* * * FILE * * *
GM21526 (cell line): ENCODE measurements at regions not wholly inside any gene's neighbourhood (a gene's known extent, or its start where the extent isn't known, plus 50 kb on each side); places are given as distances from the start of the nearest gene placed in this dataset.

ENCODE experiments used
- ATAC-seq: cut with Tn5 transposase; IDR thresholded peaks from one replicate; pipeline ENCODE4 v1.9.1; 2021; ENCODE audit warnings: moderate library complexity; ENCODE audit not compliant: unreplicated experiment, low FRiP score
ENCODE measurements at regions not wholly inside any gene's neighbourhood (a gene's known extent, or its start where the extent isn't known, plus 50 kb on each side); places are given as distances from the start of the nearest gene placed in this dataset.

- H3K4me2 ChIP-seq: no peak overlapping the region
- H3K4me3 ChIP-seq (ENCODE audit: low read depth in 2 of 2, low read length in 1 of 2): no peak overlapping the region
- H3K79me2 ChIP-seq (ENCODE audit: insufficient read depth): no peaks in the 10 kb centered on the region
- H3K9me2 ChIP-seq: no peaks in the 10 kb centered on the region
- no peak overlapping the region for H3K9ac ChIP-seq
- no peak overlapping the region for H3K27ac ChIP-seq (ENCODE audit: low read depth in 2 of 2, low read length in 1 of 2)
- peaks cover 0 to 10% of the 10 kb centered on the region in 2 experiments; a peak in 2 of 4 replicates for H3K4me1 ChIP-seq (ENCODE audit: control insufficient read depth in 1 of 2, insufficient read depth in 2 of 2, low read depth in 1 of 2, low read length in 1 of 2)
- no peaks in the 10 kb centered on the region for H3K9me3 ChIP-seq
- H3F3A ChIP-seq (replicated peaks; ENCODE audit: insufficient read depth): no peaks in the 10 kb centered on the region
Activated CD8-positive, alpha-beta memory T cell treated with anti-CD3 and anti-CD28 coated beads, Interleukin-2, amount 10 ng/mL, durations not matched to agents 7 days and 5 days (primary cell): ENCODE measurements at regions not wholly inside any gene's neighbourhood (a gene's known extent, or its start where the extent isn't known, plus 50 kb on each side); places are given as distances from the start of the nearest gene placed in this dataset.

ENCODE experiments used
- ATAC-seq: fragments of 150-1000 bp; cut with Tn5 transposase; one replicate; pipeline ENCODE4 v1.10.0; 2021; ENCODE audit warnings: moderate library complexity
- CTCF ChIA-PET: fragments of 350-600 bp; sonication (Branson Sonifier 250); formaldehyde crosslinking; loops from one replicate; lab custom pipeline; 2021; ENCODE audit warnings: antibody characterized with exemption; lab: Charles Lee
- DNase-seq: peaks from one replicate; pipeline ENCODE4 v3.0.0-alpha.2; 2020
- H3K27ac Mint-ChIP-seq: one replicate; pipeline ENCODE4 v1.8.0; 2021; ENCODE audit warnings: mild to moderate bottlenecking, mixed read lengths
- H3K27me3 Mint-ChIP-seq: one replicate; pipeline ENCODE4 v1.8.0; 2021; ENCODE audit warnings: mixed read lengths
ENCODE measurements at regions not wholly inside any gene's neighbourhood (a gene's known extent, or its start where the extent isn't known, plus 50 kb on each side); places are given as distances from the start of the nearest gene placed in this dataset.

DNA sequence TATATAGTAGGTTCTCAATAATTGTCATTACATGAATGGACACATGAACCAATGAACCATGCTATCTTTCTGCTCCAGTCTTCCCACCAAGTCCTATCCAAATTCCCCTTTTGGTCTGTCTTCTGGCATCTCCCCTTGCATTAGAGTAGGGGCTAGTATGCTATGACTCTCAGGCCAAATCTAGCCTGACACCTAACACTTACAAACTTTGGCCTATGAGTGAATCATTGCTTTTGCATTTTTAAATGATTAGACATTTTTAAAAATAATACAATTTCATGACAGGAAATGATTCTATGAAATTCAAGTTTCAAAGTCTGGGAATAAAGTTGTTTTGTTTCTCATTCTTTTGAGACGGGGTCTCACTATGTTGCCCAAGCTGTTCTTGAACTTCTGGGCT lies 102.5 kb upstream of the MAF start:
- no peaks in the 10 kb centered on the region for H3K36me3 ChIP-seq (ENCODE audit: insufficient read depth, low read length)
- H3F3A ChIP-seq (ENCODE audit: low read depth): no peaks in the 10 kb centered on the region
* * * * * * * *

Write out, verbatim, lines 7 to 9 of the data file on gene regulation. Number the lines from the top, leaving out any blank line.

- H3K79me2 ChIP-seq (ENCODE audit: insufficient read depth): no peaks in the 10 kb centered on the region
- H3K9me2 ChIP-seq: no peaks in the 10 kb centered on the region
- no peak overlapping the region for H3K9ac ChIP-seq